Medium-pressure steam is expediently produced by heat exchange with the combustion gases being formed with the regeneration of the dehydrogenation catalyst. As is known, during the regeneration, the coke deposited on the catalyst during the reaction is burnt off with air, a combustion gas at, for example, 500.degree. to 550.degree. C., being formed. This hot combustion gas serves for the production of medium pressure saturated steam in a special waste-heat boiler. This saturated steam can, for example, be used for heating process apparatus if, for this purpose, higher temperatures than those available in the low-pressure steam are necessary. By way of example, this saturated steam may serve for heating the distillation column for the separation of the methanol/methyl tert.-butyl ether azeotrope from the pure ether.
It is additionally preferably provided for the higher alcohols formed as by-products in the synthesis of methanol to also be supplied to the combustion stage. These higher alcohols, mainly isobutanol, are present in admixture with aqueous methanol. In this manner, a secondary product is eliminated, the working up of which is uneconomical.
Provision can additionally be made for hydrogen to be separated from at least a part of the secondary product gas from the methanol synthesis stage, advantageously from at least a part of the purge gas from the synthesis gas loop, for the hydrogen to be used in the isomerization of the n-butane, and for the secondary product gas now impoverished with regard to hydrogen to be supplied to the combustion stage.
In order that the invention may be readily understood and carried into effect, a preferred form of plant operating according to the process of the invention will now be described, by way of example only, with reference to the accompanying drawings, wherein:
FIG. 1 is the flow diagram of an installation for carrying the process according to the invention into effect; and
FIG. 2 is the steam flow diagram of an installation for carrying out the process of the invention.
Referring now to FIG. 1 of the drawings, a mixture of light hydrocarbons, such as the gas mixture formed upon the separation of crude oil by distillation, is supplied by way of pipe 1 to rectifier or stripping column 2. The gas mixture is separated by distillation into a C.sub.1-3 flow and a C.sub.4+ flow. The C.sub.1-3 flow passing overhead serves as starting material for the methanol synthesis and is supplied by way of pipe 3 to reformer furnace 41. The bottom fraction, consisting of C.sub.4 and heavier hydrocarbons, passes through pipe 4 to column 5 in which the C.sub.4 fraction is distilled overhead and C.sub.5 and higher hydrocarbons are extracted through pipe 6 as bottom product. The C.sub.4 fraction, which consists essentially of n-butane, passes through pipe 7 to the de-isobutanization column 8, in which a separation of the total supply into isobutane and n-butane takes place. The n-butane is drawn off as bottom product through pipe 9 and is supplied to catalytic isomerization reactor 10 in which the n-butane is partially isomerized to isobutane by passage, for example, over a platinum-containing catalyst at 150.degree. to 200.degree. C. The isobutane/n-butane mixture is extracted from the reactor 10 through pipe 11 and is freed in a depropanization column 36 from C.sub.1-3 hydrocarbons, which are discharged overhead by way of pipe 38. The bottom product of the column 36, which product consists essentially of isobutane and n-butane, passes by way of pipe 37 back again to the de-isobutanization column 8.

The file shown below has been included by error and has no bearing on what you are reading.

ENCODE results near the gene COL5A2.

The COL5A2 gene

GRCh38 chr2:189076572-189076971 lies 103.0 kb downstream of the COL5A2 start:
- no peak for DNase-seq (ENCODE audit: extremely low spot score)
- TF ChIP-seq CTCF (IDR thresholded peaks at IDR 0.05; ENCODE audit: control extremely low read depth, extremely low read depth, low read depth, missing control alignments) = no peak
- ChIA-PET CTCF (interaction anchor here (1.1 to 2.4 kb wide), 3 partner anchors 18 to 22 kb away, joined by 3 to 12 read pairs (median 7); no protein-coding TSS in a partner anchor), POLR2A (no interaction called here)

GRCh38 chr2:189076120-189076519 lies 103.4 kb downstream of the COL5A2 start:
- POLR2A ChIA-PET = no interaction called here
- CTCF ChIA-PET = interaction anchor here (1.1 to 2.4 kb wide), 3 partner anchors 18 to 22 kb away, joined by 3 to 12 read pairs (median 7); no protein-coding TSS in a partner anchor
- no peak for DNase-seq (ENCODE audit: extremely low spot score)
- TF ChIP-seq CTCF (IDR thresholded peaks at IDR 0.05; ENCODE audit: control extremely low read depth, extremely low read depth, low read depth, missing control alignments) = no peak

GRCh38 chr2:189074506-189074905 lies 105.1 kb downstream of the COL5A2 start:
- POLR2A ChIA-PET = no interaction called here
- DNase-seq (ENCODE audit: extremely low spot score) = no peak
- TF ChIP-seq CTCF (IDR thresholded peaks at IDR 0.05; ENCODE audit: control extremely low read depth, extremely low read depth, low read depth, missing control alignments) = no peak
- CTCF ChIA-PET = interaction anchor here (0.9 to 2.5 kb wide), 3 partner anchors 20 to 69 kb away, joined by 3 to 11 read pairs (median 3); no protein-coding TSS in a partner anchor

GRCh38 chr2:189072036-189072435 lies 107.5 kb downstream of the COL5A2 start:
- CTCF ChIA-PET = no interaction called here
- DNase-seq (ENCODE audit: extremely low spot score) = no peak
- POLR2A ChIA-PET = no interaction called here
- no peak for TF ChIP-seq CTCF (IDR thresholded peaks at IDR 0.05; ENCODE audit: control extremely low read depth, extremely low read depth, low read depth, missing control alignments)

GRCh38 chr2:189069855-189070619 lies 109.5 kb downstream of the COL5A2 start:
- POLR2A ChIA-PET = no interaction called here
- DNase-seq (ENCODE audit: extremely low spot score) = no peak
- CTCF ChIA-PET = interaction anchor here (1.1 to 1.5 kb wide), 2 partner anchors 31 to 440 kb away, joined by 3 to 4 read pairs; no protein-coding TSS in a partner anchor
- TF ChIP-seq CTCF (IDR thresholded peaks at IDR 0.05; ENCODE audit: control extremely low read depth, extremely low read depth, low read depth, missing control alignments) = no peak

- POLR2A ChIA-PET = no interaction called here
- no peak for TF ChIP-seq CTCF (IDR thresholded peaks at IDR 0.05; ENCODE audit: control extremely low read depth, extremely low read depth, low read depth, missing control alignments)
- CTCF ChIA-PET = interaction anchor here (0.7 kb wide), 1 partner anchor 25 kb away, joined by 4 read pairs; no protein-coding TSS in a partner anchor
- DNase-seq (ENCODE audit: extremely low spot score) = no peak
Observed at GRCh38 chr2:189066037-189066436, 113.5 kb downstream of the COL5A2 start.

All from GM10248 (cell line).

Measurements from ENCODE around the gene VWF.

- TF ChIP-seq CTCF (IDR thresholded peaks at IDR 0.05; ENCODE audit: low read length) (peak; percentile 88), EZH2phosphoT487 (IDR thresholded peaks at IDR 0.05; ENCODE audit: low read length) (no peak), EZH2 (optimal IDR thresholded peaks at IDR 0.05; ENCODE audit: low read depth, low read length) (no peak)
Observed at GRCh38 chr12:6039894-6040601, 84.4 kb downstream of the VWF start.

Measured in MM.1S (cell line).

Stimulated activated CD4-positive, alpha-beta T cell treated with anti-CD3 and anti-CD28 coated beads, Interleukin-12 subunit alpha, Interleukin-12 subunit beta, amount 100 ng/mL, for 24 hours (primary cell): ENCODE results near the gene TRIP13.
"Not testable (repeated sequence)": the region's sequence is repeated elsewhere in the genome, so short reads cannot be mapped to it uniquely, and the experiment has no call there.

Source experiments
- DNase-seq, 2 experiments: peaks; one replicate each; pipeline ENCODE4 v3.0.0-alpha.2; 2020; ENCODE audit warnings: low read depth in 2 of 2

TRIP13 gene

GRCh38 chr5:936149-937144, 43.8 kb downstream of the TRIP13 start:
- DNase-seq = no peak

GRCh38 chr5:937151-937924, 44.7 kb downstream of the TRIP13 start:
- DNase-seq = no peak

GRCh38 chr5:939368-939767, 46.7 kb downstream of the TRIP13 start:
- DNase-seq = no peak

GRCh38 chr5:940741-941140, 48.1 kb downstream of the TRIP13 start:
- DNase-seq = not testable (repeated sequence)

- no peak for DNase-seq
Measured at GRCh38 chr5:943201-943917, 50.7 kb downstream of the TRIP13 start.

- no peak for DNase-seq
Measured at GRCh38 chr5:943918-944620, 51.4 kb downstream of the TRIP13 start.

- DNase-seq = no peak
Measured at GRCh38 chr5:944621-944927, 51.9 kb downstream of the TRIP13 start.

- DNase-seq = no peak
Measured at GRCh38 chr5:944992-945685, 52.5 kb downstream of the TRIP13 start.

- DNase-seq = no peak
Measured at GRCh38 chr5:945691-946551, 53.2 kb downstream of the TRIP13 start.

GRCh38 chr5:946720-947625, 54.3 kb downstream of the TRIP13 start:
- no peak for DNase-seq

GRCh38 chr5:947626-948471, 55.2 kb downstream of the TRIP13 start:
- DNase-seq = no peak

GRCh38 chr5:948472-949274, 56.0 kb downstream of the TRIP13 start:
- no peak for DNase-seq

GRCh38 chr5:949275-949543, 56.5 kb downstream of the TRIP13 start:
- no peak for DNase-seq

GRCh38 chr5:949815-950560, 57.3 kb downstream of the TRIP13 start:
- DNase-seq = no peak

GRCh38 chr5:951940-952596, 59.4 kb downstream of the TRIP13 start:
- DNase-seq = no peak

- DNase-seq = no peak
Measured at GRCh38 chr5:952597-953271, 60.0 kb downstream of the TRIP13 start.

The high-percentage isobutane fraction leaves de-isobutanization column 8 as head product through pipe 12, is heated in heat exchanger 13 and, after expansion and being combined with isobutane returned by way of pipe 35, is fed into catalytic dehydrogenation reactors 14a and 14b. Reactors 14a and 14b are charged alternately with the stream of isobutane, the reactor switched off at any time being regenerated with hot air and the coke which is deposited on the catalyst being burnt off. The dehydrogenation takes place on a chromium oxide/aluminium oxide catalyst at temperatures in the range of from about 540.degree. C. to about 640.degree. C. The product gas from the dehydrogenation reactor consists essentially of an isobutene/isobutane mixture and passes by way of pipe 15 to quenching tower 16, in which the mixture is quenched or chilled by direct contact with cold oil. Instead of quenching tower 16, it is also possible for an indirect heat exchange to take place with the cold stream of isobutane flowing to the dehydrogenation reactors. The cooled isobutene/isobutane mixture then flows through pipe 17 to multi-stage compressor 18 with intermediate cooling, by means of which the pressure of the mixture is raised, for example, to about 12 bar. The mixture then travels by way of pipe 19 into absorption column 20 in which isobutene and isobutane are washed out of the gas flow with absorption oil. Hydrogen and light hydrocarbons which are formed as secondary product of the dehydrogenation remain in the gas phase and leave the column overhead through pipe 21. The cold absorption oil charged with isobutene and isobutane then passes by way of pipe 22 into desorber 24 in which the C.sub.4 hydrocarbons are driven off by heating the absorption solution. The absorption oil as thus regenerated flows back through pipe 23 into absorber 20. The gas mixture, consisting essentially of isobutene and isobutane, leaves desorber 24 by way of pipe 25.